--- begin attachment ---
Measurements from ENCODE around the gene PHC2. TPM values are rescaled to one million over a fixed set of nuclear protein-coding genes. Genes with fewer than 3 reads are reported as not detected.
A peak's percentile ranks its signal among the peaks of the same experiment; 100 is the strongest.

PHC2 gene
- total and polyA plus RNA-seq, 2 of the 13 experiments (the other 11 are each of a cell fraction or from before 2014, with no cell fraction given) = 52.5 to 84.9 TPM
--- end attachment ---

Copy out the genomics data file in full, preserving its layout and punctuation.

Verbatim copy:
Measurements from ENCODE around the gene PHC2. TPM values are rescaled to one million over a fixed set of nuclear protein-coding genes. Genes with fewer than 3 reads are reported as not detected.
A peak's percentile ranks its signal among the peaks of the same experiment; 100 is the strongest.

PHC2 gene
- total and polyA plus RNA-seq, 2 of the 13 experiments (the other 11 are each of a cell fraction or from before 2014, with no cell fraction given) = 52.5 to 84.9 TPM